March 3, 2016

Question on becoming a professional trader

Hello KPL sir,

Need your guidance if one really wants to become professional trader, leaving current job.

Could you please guide me on when one can really become confident of becoming a professional trader?

Below are few points acting as barrier for me;

1. Entry barriers seem to be high as leaving current job (consistent money every month) and getting into trading business where we can have draw-down for many     months
2. What should be strategy to achieve it, what kind of trading one can do (considering doing his current job in parallel which is equally demanding)
3. We have prior financial obligations- home EMI
4. How much minimum money would you recommend one should have to start with this business.

I believe in really doing what one likes and trading is sector where I wanted to be since beginning of my career.

I am associated with market since 2008 (not as full time trader). Funny thing is I bought my life’s first stock in 2008 and post that market crashed and closed in lower circuit :). I had lived on tips for long enough to realize it’s not the way to success so started my learning journey few years back.

May be if you can make post on this, it can help other aspiring traders as well.

Also, would love to hear your story, how you became professional trader. What was the inspiration for you and when you decided to go pro?

Sujay Bodas


There is no easy answer here as each person will have his/ her own requirements, constraints, resources etc. I am not mentioning skills as one does not need any exceptional ability or intelligence to earn money from trading - simple common sense is enough.

For trading, there are some min conditions:
- trading edge/ system:  this depends of your trading system and  is something personal to everyone. What works for me may not work for others.
- good psychological state of mind
- Money management system
- discipline/ ability to follow rules.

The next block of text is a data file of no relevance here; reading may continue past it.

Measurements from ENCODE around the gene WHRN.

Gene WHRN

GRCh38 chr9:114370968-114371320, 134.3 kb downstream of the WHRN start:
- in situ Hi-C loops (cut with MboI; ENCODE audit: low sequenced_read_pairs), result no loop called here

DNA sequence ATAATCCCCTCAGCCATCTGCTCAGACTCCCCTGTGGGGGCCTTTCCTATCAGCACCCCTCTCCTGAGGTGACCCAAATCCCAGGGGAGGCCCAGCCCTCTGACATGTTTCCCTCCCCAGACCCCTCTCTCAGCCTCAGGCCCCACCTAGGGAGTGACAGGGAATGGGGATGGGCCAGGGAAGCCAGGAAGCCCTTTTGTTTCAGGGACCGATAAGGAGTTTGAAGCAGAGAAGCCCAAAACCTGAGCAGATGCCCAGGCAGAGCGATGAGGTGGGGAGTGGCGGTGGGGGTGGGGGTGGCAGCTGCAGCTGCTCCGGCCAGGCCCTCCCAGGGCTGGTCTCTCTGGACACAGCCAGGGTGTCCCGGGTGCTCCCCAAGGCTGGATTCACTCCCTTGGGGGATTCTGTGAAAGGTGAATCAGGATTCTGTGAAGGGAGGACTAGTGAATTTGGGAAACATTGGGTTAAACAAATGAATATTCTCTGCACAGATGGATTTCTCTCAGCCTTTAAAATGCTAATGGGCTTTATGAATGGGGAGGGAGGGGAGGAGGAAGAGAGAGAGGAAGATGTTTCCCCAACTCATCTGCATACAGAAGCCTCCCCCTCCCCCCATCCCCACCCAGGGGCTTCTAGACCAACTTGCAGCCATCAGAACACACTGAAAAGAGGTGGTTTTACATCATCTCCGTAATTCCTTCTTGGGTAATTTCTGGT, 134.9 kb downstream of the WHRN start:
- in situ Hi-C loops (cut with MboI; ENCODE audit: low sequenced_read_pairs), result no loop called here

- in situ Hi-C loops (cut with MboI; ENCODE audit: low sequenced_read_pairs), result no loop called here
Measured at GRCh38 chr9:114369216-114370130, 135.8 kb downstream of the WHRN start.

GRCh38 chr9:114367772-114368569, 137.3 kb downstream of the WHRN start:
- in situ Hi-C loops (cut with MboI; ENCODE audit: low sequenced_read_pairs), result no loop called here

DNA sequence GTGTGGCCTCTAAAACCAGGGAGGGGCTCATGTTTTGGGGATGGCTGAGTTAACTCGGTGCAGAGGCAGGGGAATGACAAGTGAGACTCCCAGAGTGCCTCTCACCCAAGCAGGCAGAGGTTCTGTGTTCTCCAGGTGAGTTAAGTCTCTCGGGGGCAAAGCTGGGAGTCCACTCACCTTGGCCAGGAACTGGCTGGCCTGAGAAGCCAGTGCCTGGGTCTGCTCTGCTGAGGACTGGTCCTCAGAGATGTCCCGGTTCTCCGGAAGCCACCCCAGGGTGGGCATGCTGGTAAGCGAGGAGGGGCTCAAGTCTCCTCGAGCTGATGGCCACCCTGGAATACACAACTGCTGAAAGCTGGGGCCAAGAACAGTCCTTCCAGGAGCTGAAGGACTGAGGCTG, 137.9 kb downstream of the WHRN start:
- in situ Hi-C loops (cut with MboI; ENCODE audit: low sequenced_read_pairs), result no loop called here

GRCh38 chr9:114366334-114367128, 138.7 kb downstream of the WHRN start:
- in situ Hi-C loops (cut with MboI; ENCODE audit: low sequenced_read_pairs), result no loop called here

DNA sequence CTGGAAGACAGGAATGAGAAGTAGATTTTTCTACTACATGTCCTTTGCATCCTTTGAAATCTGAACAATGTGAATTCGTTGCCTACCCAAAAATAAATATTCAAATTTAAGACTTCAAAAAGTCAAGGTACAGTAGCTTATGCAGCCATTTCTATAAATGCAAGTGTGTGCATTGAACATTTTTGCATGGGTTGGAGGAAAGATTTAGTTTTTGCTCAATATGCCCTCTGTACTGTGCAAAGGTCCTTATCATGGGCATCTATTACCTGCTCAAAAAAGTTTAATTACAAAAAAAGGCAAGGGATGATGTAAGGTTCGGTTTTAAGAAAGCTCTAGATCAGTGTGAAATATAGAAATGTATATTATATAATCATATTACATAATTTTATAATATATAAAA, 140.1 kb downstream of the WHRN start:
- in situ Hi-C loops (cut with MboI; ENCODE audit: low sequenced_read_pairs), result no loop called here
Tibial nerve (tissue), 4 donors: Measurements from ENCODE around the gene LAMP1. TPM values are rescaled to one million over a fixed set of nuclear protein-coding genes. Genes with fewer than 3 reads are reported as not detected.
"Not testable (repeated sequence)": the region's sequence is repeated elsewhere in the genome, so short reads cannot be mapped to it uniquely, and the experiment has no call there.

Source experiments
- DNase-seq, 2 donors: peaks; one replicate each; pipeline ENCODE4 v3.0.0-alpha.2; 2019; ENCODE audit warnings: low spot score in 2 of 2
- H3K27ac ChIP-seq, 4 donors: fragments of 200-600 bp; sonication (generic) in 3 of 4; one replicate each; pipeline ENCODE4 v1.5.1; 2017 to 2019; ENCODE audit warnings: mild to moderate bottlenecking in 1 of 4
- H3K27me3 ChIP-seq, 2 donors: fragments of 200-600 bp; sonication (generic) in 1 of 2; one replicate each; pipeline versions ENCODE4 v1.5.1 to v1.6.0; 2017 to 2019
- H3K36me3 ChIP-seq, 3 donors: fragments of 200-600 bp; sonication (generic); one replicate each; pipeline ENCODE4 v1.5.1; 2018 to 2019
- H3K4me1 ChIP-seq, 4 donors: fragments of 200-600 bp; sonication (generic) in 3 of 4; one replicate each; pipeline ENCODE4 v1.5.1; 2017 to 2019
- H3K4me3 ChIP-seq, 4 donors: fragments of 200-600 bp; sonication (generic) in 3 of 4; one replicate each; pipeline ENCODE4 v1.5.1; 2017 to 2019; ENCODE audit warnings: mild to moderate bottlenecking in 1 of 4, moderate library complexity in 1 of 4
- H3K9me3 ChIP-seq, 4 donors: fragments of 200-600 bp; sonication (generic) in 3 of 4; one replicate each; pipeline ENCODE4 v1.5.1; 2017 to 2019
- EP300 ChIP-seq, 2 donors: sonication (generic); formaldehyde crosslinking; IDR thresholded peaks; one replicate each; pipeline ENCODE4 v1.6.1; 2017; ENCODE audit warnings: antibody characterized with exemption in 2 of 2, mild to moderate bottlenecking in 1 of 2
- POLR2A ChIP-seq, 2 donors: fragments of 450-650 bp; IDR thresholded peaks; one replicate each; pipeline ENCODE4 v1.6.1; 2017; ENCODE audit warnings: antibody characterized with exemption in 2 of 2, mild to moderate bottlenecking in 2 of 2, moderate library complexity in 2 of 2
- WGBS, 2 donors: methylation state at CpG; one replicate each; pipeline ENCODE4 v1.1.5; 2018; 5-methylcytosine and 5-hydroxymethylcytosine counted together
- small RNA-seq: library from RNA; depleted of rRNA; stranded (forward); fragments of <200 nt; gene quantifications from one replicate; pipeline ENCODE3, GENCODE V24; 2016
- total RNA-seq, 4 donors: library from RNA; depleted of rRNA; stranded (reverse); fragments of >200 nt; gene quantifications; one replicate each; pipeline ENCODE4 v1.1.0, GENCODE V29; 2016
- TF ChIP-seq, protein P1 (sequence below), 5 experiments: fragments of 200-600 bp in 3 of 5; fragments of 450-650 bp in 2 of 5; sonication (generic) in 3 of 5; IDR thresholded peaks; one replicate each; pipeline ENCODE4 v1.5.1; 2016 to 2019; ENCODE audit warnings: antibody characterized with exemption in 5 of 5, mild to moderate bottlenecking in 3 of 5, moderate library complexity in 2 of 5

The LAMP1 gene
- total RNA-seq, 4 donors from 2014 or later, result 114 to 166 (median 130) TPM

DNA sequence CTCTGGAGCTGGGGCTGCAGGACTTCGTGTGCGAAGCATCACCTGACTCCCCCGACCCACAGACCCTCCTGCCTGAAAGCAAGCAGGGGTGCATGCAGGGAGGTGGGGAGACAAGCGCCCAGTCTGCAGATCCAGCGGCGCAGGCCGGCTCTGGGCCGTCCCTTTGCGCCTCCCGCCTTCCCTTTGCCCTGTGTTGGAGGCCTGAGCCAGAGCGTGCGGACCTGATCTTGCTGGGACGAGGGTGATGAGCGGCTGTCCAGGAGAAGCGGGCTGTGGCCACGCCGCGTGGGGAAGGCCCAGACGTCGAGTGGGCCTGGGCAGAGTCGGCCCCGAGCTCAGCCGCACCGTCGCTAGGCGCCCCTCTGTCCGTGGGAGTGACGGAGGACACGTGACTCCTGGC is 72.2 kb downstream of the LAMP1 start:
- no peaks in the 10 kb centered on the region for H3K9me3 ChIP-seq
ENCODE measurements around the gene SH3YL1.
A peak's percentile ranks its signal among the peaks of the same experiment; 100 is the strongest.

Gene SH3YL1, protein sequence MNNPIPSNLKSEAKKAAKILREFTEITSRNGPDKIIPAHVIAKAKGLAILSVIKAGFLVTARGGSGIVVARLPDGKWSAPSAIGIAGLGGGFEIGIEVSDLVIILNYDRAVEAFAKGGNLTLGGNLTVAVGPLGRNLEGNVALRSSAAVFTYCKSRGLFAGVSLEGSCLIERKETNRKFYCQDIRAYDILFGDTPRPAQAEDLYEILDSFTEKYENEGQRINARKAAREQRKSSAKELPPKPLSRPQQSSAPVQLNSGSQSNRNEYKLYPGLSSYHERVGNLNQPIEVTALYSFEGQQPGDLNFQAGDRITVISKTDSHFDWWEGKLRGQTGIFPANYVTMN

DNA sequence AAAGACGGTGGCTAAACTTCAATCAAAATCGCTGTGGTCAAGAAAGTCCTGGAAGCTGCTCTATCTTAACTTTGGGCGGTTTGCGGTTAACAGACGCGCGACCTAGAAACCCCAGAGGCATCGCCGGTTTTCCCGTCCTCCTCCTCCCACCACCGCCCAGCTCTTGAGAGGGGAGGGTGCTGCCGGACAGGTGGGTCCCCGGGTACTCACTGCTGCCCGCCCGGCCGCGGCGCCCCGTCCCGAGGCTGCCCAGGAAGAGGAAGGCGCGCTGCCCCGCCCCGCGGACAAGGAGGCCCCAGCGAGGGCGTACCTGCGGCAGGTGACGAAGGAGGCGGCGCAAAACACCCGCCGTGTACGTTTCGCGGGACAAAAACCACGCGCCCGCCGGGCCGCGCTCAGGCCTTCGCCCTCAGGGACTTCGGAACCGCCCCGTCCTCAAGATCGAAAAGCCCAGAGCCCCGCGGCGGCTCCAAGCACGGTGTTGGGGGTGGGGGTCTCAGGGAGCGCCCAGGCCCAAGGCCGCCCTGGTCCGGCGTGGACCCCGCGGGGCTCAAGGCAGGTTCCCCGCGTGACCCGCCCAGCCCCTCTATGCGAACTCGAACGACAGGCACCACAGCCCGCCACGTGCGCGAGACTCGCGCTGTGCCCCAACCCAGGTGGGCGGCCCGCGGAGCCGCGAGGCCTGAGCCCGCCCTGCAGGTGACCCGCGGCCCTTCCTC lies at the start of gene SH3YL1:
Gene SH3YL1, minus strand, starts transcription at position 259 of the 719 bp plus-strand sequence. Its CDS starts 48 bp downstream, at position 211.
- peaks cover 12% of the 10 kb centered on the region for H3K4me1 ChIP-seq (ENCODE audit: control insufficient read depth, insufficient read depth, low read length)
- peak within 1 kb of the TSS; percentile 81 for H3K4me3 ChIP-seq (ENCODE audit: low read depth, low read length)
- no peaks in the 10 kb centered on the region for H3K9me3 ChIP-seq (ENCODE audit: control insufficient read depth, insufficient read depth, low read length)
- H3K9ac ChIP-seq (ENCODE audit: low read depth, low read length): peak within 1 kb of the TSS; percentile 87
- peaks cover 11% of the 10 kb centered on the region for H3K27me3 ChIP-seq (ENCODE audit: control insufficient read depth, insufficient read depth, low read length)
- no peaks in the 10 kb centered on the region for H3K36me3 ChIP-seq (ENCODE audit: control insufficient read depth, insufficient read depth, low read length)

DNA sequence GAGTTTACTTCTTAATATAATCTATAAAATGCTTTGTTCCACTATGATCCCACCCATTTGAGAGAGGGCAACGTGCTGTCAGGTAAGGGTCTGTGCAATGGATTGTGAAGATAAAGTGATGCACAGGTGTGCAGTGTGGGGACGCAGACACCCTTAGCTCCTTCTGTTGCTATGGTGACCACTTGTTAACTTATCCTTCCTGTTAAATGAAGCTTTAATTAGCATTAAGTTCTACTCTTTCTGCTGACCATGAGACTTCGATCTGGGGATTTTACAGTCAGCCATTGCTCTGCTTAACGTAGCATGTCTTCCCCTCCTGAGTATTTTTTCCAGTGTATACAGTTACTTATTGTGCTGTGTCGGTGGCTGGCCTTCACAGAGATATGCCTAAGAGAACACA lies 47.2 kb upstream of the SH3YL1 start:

Trading is all about understanding probability and less about intelligence. No matter how much study you do or how many "experts" you consult, there are 4 outcomes of any trade. Small loss, small profit, big loss, big profit. The first 2 cancel each other so over a large number of trades, the only way to make money is cut losses fast and let profits run. Most people do the opposite and will thus take few years to understand this (and pay lots of money in tuition fee to the markets).

Put other way around, it means that 80% of your profits will come from 20% of your trades.

Money management is the most important condition here. You can take a tip from anyone - but you should manage the risk in a trade in such a way that you do not lose more than 0.5% or max 1% in any trade. This will ensure you survive for at least 100 trades. Most people kill themselves in less than 10-20 trades.

Even a simple rule like buy on close above last month's high can generate stupendous profits! 

Which brings us to the issue of a good trading system. Your trading system or method should be as simple as possible. You should be able to write this down in say max 1-2 lines. Not more than 1 indicator is required (I don't use any).

The best systems will rarely have an accuracy or success in excess of 50-60%. This means you should expect half your trades to fail. But the manner in which this will happen is not known. So if you take 10 trades, expect 5 to fail. But you will not know the order in which trades will fail - this can be every 2nd trade failing or first 5 trades failing or last 5 trades.

Here the emotional stress can be a lot. Imagine coming home and  your wife asking - did you lose money today also? At this point, one is tempted to start the study all over again, try and make a better system and everything gets repeated.

Don't be obsessed with accuracy of a system. A perfect system does not exist. The best and most successful traders rarely have a success of more than 50% - this is as good as a coin toss. Money is made only because you kept losses small and riding profits.

What returns to expect

Delivery: depends on market. If markets go up, you earn otherwise nothing. Be prepared for several months of no action or SL getting hit. A CAGR of 20% over 10-20 years is excellent.

Futures/ Options: these are leveraged transactions so you earn and lose money at the speed of light. Not for everyone but you can earn really very very well.

With options, you need to have an excellent knowledge of option concepts like delta, theta, gamma etc. It is best one sticks to nifty options as liquidity is fantastic. Stock options are good for writers only.

The biggest advantage here is you can make money even on the downside. And with options, you can earn money even if the market is not going anywhere!

Finally whatever you do, it boils down to your trading edge and risk management. Principles of TA are independent of time frame so the same rules apply for all product classes across multiple timeframes.

Hope this helps.

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